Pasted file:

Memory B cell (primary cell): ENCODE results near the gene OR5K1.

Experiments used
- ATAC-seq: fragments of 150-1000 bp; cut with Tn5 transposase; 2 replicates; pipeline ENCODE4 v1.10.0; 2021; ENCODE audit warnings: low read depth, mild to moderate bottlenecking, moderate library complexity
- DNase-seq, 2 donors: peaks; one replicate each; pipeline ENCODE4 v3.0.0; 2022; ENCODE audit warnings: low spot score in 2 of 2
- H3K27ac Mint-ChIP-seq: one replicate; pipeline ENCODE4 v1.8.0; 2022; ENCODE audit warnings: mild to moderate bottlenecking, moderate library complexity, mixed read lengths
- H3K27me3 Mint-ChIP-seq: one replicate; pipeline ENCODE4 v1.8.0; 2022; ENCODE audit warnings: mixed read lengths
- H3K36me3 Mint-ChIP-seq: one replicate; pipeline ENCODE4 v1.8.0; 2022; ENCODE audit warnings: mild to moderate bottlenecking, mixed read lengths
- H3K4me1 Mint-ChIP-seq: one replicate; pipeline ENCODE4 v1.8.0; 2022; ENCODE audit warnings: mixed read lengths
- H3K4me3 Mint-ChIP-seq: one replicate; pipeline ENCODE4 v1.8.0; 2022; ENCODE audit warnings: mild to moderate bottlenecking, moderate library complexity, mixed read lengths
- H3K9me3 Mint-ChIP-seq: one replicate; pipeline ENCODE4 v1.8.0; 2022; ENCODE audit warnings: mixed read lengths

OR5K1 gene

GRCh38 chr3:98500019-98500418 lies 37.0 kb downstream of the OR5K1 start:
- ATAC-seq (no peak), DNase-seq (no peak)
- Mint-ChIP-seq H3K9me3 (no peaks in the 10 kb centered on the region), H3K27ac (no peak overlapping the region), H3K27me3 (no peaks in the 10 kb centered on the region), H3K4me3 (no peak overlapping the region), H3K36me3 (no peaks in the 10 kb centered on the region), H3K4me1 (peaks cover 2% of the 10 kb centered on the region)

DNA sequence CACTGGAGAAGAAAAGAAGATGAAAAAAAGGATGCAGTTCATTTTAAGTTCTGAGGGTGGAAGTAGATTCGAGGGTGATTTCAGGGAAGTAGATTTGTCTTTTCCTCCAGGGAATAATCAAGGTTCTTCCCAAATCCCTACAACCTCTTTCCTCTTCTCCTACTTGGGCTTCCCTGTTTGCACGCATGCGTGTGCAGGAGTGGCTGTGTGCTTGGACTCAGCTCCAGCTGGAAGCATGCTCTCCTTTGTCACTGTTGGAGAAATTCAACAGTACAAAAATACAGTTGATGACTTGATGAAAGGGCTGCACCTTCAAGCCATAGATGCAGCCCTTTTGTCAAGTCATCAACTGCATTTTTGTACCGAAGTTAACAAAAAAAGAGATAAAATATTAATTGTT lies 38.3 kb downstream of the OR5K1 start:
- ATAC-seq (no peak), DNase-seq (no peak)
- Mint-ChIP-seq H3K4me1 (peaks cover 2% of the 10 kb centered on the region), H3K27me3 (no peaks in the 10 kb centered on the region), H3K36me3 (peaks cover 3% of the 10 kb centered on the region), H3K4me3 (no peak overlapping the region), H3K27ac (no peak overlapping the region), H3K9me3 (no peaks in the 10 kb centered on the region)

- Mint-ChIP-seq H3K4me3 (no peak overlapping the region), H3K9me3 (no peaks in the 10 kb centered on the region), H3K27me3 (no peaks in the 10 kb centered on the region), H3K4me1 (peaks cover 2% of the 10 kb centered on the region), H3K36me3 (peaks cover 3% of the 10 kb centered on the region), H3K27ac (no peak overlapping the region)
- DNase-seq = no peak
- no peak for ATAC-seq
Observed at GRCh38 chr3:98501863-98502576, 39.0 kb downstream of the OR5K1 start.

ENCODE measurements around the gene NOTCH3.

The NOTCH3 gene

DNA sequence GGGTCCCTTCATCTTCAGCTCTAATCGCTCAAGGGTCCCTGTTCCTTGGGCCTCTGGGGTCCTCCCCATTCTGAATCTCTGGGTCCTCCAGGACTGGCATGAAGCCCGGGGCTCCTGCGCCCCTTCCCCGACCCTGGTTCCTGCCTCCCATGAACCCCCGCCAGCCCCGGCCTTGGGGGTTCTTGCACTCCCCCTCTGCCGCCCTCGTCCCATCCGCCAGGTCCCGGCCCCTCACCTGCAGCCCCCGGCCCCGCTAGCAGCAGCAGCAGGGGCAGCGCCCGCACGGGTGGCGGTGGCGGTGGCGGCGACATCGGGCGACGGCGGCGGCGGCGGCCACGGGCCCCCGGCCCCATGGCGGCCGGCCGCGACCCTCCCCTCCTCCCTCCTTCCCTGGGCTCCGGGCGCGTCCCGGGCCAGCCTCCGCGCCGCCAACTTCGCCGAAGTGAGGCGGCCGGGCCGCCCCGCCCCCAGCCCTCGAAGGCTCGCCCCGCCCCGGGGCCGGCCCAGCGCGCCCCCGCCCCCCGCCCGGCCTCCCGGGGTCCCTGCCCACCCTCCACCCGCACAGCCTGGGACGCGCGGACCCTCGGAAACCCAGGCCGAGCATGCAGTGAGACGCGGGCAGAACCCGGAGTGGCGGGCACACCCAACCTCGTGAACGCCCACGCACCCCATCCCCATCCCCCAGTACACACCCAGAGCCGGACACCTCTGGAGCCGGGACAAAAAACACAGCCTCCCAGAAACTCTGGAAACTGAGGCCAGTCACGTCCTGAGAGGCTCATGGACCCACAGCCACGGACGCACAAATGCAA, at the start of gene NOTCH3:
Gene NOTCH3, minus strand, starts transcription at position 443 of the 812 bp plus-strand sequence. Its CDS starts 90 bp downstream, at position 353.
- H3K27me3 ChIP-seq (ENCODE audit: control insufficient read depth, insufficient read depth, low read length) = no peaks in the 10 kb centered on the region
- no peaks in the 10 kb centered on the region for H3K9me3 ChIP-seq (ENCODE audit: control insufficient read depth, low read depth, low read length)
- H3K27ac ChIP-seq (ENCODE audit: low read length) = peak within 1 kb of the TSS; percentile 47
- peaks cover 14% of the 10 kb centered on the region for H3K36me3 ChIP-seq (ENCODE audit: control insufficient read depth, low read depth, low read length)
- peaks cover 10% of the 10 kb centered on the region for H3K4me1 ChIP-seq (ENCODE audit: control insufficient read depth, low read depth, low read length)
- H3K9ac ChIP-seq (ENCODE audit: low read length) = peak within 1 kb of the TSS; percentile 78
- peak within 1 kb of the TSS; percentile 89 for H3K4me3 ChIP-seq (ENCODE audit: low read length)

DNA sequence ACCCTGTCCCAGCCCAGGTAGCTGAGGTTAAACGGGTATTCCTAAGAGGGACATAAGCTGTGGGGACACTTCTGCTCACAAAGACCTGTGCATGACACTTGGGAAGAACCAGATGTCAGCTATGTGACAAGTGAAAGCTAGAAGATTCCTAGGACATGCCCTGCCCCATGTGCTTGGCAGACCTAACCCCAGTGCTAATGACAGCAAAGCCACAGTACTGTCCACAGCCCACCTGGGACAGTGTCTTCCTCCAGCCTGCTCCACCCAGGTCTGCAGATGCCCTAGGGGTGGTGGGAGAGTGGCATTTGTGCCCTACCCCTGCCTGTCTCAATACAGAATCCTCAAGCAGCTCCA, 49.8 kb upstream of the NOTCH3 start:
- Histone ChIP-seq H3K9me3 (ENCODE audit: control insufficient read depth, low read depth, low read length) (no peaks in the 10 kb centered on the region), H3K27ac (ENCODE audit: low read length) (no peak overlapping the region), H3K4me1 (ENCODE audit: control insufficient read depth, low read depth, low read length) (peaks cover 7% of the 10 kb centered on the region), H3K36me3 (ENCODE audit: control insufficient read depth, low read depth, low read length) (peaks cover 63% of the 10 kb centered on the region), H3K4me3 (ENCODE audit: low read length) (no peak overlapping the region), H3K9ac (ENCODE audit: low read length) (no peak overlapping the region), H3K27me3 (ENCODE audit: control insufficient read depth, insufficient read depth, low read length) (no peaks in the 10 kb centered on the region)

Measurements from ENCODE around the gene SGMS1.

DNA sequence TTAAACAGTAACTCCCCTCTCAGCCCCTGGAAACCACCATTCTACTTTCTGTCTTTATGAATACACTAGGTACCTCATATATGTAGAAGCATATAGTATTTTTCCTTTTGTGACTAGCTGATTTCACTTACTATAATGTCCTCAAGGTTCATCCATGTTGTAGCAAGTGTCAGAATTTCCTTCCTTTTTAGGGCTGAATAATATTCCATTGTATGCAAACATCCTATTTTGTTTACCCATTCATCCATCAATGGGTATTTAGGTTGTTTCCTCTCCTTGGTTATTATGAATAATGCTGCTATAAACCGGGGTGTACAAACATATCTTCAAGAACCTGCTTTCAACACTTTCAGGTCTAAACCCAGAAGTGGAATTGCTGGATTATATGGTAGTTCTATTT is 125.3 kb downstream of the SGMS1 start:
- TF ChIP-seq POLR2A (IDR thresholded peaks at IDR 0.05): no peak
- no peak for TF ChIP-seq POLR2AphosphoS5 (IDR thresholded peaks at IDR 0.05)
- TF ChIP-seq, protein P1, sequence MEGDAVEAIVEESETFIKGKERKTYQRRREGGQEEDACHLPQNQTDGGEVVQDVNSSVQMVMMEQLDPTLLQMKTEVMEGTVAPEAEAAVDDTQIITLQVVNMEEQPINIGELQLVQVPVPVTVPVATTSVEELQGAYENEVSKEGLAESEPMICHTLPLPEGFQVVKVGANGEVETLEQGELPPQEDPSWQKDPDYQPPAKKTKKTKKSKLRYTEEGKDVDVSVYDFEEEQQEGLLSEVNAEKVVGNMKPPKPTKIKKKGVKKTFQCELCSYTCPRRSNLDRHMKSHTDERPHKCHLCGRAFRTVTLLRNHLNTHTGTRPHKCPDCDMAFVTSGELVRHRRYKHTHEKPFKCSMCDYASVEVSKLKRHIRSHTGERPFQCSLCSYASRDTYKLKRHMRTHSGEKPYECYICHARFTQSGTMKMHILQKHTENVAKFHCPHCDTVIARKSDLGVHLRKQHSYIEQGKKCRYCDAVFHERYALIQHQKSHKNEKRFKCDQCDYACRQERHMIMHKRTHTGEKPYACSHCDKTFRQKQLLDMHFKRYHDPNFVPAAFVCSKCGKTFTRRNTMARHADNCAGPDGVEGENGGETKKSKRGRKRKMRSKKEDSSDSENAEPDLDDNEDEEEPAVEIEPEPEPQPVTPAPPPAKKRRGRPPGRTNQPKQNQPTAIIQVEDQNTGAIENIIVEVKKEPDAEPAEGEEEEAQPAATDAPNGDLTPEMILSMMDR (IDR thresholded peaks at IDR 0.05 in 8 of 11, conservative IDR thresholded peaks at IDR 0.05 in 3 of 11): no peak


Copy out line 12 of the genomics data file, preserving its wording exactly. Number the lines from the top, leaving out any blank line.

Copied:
GRCh38 chr3:98500019-98500418 lies 37.0 kb downstream of the OR5K1 start: